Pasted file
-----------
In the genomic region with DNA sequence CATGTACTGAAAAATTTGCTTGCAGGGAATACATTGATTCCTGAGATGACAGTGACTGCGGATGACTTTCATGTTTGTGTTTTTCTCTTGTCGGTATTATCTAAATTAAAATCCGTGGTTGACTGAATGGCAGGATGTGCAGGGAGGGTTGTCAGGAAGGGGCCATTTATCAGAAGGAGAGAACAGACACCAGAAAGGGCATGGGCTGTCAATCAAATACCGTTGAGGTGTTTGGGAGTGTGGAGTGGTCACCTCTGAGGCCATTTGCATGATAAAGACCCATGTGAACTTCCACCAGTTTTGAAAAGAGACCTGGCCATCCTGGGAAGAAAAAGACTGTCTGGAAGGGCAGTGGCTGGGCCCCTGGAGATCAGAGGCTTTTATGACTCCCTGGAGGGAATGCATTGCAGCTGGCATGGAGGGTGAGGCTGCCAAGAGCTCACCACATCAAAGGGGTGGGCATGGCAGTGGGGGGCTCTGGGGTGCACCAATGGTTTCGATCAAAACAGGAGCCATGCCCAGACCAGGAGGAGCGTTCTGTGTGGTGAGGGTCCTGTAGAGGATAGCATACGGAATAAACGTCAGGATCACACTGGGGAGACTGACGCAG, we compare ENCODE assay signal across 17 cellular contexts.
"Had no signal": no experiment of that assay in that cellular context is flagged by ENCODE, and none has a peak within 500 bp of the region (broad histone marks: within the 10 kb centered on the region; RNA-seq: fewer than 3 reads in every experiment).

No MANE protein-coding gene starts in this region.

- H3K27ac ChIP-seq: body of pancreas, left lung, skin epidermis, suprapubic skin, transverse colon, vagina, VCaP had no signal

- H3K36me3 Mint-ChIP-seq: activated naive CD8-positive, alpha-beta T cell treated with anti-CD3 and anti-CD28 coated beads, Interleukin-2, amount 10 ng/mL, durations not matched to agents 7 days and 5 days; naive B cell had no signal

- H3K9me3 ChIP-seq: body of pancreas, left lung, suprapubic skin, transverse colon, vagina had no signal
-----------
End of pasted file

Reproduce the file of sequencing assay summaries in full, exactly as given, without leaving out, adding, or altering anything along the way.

In the genomic region with DNA sequence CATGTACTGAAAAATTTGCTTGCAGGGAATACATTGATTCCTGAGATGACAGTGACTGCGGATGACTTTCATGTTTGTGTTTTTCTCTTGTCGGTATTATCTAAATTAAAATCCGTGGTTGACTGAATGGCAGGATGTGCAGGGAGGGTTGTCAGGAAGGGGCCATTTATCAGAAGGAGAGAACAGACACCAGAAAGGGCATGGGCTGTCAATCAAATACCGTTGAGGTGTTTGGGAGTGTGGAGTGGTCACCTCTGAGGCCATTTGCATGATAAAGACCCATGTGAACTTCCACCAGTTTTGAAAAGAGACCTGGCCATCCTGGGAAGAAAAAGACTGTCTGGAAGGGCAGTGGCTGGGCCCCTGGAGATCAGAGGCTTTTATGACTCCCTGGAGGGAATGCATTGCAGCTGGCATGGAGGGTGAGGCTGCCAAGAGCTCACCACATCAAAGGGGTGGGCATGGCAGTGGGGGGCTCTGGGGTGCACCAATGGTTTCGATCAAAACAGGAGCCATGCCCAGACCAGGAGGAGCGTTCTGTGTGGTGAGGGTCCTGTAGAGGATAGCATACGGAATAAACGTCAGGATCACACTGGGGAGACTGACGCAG, we compare ENCODE assay signal across 17 cellular contexts.
"Had no signal": no experiment of that assay in that cellular context is flagged by ENCODE, and none has a peak within 500 bp of the region (broad histone marks: within the 10 kb centered on the region; RNA-seq: fewer than 3 reads in every experiment).

No MANE protein-coding gene starts in this region.

- H3K27ac ChIP-seq: body of pancreas, left lung, skin epidermis, suprapubic skin, transverse colon, vagina, VCaP had no signal

- H3K36me3 Mint-ChIP-seq: activated naive CD8-positive, alpha-beta T cell treated with anti-CD3 and anti-CD28 coated beads, Interleukin-2, amount 10 ng/mL, durations not matched to agents 7 days and 5 days; naive B cell had no signal

- H3K9me3 ChIP-seq: body of pancreas, left lung, suprapubic skin, transverse colon, vagina had no signal